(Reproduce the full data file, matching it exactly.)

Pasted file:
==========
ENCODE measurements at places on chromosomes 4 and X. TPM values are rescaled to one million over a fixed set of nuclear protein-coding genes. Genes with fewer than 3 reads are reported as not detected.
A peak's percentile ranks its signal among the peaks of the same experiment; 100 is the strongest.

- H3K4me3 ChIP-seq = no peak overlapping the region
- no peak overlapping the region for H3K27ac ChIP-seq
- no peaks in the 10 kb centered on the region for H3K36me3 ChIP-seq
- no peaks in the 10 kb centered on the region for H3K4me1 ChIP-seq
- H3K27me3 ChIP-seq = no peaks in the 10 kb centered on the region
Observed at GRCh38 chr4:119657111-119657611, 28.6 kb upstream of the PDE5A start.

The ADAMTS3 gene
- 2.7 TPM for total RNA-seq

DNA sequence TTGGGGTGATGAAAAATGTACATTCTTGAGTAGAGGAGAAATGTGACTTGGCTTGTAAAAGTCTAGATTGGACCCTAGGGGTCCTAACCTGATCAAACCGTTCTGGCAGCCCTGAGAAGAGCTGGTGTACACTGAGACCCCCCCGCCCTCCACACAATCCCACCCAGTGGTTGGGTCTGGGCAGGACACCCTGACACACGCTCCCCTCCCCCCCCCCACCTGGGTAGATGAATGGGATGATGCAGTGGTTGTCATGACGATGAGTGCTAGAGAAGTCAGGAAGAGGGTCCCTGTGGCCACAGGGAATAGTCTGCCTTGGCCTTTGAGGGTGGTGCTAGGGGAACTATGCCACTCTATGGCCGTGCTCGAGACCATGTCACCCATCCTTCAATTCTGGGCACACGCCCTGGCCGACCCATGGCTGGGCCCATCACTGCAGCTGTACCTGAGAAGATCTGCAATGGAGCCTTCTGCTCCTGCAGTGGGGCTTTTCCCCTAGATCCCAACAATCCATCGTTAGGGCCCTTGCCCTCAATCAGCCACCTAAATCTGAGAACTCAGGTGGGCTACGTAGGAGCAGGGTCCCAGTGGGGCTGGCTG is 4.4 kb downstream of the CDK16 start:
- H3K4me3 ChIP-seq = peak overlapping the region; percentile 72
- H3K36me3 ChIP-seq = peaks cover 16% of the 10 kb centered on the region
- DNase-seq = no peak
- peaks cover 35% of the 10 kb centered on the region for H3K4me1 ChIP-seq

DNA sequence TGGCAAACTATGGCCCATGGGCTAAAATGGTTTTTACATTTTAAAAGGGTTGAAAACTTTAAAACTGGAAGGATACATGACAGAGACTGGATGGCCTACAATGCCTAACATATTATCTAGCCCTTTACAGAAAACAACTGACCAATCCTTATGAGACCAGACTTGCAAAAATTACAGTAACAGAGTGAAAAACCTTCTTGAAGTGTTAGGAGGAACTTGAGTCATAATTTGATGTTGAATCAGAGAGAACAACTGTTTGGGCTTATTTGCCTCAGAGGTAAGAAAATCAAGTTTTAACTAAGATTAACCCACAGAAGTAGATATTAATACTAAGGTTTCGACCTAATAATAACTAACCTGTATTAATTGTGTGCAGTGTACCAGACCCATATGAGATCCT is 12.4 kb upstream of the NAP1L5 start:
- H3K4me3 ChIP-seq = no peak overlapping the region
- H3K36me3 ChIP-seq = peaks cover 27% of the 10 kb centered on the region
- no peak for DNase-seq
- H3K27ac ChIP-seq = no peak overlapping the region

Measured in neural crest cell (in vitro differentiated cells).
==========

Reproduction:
ENCODE measurements at places on chromosomes 4 and X. TPM values are rescaled to one million over a fixed set of nuclear protein-coding genes. Genes with fewer than 3 reads are reported as not detected.
A peak's percentile ranks its signal among the peaks of the same experiment; 100 is the strongest.

- H3K4me3 ChIP-seq = no peak overlapping the region
- no peak overlapping the region for H3K27ac ChIP-seq
- no peaks in the 10 kb centered on the region for H3K36me3 ChIP-seq
- no peaks in the 10 kb centered on the region for H3K4me1 ChIP-seq
- H3K27me3 ChIP-seq = no peaks in the 10 kb centered on the region
Observed at GRCh38 chr4:119657111-119657611, 28.6 kb upstream of the PDE5A start.

The ADAMTS3 gene
- 2.7 TPM for total RNA-seq

DNA sequence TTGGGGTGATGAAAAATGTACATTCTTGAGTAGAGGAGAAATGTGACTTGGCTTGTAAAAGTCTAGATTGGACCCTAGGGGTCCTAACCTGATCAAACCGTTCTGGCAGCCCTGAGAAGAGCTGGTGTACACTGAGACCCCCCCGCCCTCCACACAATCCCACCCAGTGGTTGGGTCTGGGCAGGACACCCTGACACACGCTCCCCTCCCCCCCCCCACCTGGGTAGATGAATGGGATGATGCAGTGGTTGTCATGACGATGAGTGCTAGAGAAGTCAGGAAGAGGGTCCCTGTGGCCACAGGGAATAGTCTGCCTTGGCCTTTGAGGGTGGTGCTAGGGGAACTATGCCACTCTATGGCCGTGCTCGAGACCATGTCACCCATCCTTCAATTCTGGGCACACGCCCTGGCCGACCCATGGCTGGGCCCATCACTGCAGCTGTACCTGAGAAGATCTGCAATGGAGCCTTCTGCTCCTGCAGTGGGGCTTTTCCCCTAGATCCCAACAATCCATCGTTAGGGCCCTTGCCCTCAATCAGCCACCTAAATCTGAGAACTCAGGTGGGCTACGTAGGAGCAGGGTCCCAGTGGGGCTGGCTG is 4.4 kb downstream of the CDK16 start:
- H3K4me3 ChIP-seq = peak overlapping the region; percentile 72
- H3K36me3 ChIP-seq = peaks cover 16% of the 10 kb centered on the region
- DNase-seq = no peak
- peaks cover 35% of the 10 kb centered on the region for H3K4me1 ChIP-seq

DNA sequence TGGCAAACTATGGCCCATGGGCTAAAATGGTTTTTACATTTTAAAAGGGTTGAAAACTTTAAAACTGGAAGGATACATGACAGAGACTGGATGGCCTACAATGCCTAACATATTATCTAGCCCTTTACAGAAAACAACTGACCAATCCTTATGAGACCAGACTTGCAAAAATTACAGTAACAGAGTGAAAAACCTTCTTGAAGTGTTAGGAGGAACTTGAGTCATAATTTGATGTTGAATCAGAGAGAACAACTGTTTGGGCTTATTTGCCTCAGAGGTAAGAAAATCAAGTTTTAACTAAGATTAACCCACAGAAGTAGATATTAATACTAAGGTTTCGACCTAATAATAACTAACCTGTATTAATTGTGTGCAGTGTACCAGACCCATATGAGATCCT is 12.4 kb upstream of the NAP1L5 start:
- H3K4me3 ChIP-seq = no peak overlapping the region
- H3K36me3 ChIP-seq = peaks cover 27% of the 10 kb centered on the region
- no peak for DNase-seq
- H3K27ac ChIP-seq = no peak overlapping the region

Measured in neural crest cell (in vitro differentiated cells).